Urban wastelands are at the centre of conflicts around cultural, economic and historical hegemonies. The common notion still remains that wastelands are of no value until developed. However these types of spaces hold a unique and valuable role in the future of humanity as we question notions of progress and strive for more sustainable models of living. Urban wastelands support inner city biodiversity, provide carbon sinks, improve hydrological attenuation, provide open space and represent freedom from the controlled built environment. As metaphors wastelands typify the cause and effect of our constant (re)development.
Wastelands Berlin and Bangalore.
‘Promoting the idea of wasteland is obviously a tricky idea politically, since wasteland is a symbol of the withdrawal of the public authorities – withdrawal, not abandonment.’ Gilles Clément, 2008, www.blogsthema.marseille.fr
“The voids of the city are spaces which disrupt the urban tissue, leaving it incomplete and throw into question the use of those spaces. Sometimes called urban ruins, they are at the limit between private and public space, without belonging either to the one or to the other. Urban voids are containers of memory, fragments of the built city and the \’natural\’ environment; memories of the city which constitute a random, unplanned garden.” Noll and Scupelli, 2009, www.parole.aporee.org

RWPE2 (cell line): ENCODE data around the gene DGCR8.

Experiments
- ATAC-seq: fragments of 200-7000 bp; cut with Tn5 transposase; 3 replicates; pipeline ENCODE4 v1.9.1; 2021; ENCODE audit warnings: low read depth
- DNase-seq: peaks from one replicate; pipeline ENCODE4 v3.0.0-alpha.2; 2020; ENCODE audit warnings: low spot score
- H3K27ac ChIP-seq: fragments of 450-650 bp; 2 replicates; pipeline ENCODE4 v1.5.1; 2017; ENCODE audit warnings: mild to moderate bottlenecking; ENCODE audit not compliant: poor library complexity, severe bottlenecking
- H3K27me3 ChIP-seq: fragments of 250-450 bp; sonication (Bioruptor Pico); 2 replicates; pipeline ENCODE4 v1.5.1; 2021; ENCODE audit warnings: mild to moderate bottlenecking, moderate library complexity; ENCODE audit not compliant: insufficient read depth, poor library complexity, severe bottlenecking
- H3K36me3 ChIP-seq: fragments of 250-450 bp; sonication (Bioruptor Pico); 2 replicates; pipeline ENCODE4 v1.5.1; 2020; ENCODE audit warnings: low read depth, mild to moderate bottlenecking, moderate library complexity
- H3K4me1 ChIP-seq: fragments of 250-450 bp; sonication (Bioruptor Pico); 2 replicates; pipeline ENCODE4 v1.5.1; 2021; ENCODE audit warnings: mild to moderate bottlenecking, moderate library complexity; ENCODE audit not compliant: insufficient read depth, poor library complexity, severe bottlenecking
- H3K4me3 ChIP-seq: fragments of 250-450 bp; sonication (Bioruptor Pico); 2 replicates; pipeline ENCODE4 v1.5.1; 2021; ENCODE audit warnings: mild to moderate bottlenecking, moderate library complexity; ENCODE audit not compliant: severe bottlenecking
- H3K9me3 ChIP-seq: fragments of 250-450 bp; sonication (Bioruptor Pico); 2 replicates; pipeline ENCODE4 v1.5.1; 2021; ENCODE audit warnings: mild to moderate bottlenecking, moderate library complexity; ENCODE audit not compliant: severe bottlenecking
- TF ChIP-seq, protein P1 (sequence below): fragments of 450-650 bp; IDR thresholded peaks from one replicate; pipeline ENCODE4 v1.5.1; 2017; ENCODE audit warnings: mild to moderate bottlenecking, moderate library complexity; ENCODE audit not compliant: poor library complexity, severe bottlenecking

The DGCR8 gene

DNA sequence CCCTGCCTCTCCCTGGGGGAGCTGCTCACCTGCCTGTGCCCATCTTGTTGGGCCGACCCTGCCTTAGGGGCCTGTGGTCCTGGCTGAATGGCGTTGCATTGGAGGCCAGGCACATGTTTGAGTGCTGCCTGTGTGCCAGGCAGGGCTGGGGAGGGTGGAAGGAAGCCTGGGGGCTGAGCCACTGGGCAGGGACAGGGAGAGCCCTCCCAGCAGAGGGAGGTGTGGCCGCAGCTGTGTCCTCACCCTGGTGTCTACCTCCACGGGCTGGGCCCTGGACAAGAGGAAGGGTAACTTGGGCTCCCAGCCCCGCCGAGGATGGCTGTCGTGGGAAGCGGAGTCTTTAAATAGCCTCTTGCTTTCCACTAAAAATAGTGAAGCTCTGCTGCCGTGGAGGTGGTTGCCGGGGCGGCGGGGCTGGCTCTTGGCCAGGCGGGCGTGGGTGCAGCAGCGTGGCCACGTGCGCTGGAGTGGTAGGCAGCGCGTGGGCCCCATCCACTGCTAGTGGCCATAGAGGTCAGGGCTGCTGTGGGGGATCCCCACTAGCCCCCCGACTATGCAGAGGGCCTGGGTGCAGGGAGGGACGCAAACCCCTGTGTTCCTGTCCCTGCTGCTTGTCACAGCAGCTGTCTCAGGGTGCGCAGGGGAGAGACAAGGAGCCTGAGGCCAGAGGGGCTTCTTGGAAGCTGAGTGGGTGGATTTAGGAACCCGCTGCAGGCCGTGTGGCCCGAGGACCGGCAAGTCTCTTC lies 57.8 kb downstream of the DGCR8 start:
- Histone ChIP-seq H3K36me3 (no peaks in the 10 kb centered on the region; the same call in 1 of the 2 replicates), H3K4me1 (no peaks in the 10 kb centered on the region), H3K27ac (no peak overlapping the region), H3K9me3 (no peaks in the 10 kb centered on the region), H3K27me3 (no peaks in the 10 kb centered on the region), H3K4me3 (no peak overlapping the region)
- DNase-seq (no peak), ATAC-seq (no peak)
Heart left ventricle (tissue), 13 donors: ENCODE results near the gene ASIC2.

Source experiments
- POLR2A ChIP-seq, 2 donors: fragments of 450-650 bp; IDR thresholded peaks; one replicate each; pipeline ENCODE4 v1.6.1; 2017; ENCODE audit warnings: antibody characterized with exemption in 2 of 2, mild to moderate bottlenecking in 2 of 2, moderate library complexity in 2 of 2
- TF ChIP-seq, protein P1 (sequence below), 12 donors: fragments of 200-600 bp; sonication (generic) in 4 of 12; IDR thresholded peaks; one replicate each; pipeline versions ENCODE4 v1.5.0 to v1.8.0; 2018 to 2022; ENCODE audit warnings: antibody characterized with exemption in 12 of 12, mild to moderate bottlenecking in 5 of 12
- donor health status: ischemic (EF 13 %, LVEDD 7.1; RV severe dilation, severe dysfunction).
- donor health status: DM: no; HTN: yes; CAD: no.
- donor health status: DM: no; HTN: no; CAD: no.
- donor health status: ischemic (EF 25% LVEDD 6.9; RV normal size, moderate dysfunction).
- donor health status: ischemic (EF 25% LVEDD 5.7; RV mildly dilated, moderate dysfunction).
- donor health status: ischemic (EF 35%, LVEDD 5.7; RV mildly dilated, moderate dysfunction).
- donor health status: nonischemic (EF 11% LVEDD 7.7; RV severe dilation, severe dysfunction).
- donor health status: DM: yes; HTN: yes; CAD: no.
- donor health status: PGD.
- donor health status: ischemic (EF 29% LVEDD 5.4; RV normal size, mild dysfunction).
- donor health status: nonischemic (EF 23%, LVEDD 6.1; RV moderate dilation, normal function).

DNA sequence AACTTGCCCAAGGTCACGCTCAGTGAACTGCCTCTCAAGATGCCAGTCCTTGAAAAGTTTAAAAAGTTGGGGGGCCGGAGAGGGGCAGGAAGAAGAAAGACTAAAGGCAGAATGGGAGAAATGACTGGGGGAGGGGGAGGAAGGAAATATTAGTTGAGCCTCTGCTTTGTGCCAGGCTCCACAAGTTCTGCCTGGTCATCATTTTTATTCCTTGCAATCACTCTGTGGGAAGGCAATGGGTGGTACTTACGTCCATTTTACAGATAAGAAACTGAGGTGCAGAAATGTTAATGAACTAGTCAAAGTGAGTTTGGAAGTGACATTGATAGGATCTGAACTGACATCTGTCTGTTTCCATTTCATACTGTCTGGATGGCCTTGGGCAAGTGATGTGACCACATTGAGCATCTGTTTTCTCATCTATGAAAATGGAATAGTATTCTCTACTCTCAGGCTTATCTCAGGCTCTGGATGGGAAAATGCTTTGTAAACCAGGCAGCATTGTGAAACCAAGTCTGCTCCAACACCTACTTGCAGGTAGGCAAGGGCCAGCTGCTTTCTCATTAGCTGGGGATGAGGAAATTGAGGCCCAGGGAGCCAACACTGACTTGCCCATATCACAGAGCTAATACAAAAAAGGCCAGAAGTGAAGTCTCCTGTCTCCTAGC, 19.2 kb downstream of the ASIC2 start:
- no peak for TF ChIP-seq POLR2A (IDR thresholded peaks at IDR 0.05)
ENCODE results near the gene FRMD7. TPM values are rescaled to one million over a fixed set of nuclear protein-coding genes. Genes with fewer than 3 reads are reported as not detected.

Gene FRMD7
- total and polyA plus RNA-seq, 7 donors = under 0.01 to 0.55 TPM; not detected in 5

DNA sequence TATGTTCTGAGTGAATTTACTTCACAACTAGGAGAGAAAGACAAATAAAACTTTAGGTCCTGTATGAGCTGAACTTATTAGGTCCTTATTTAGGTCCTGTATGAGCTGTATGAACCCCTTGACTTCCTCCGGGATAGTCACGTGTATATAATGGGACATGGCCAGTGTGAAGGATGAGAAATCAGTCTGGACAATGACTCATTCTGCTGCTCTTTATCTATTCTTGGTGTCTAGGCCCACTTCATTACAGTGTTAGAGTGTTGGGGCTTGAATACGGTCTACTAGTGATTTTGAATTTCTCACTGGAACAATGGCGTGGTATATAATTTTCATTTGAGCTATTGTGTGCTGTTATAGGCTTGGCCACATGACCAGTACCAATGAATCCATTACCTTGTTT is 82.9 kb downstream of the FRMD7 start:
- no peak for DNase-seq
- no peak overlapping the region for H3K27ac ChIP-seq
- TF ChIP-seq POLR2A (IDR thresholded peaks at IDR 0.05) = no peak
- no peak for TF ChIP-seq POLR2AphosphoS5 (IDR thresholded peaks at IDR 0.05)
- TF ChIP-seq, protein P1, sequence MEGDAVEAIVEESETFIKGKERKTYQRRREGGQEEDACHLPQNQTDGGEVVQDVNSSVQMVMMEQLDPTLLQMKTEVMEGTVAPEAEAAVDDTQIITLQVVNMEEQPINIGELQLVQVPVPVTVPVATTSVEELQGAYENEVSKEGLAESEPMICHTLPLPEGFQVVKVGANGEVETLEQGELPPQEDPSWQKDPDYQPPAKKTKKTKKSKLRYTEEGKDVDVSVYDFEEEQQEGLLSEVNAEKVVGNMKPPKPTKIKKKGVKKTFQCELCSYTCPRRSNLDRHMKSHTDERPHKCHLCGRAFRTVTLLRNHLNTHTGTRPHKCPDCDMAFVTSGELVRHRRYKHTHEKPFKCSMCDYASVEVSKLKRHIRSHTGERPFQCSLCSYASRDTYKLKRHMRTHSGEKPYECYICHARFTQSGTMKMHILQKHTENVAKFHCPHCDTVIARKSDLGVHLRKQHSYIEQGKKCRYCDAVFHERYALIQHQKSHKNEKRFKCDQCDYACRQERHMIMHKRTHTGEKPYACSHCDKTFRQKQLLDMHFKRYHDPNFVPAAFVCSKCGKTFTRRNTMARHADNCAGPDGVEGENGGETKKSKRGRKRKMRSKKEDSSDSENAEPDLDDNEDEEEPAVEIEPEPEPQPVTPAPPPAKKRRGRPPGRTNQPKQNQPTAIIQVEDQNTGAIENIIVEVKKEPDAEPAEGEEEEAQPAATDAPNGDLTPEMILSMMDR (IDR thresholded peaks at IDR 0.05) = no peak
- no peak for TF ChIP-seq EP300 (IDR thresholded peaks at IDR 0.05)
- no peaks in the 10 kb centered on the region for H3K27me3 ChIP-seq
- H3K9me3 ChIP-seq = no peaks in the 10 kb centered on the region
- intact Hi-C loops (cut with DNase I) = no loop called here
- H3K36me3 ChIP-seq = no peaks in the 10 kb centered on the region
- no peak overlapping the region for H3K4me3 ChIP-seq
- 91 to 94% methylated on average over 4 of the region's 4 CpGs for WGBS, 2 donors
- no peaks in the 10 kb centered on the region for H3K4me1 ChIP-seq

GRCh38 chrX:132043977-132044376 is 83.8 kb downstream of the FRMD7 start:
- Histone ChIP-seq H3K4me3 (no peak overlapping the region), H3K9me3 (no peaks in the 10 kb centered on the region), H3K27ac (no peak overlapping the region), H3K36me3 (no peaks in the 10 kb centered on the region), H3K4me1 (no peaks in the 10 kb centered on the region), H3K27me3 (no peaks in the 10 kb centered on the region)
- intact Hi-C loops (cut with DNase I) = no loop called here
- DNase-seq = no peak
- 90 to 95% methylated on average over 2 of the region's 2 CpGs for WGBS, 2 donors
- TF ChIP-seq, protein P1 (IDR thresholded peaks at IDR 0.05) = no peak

Wasteland Twinning hijacks the concept of ‘City Twinning’ and applies it to urban Wastelands in order to generate a network for parallel research and action.
By subverting the City Twinning concept that aims to parade a city’s more predictable cultural assets and shifting the focus to wastelands, new questions of value and function are raised. Wasteland Twinning aims to develop an understanding of the potential of these sites through transdisciplinary models of practice. Wasteland Twinning is led by independent artists and researchers, that offers the potential for cultural comparison to take place on a local and international scale – going beyond the obvious to examine often invisible perspectives on power relations, land use, urban development and ecology. Through engaged and critical approaches, we hope to uncover some of the peculiarities and commonalities of the wasteland sites. The project aspires to challenge urban land use policy and bring wastelands and their users to attention – to be valued beyond the notion of ‘interim use’.
The online network – www.wasteland-twinning.net – will function as a catalyst for collaborative research approaches, critique and experimentation.
Wasteland Twinning provides the potential for cultural comparison to take place on a local, national and global scale. Wasteland Twinning is engaging with the notion of wastelands as a complex inter-working of social, natural, and technological worlds and providing a unique link between people and landscape. This act of formalised solidarity between land and people will go beyond simple gesture to provide practical platforms for cross-cultural exchange.
Field recordings by Khadija Bellahcen
Field recordings Berlin by Will Foster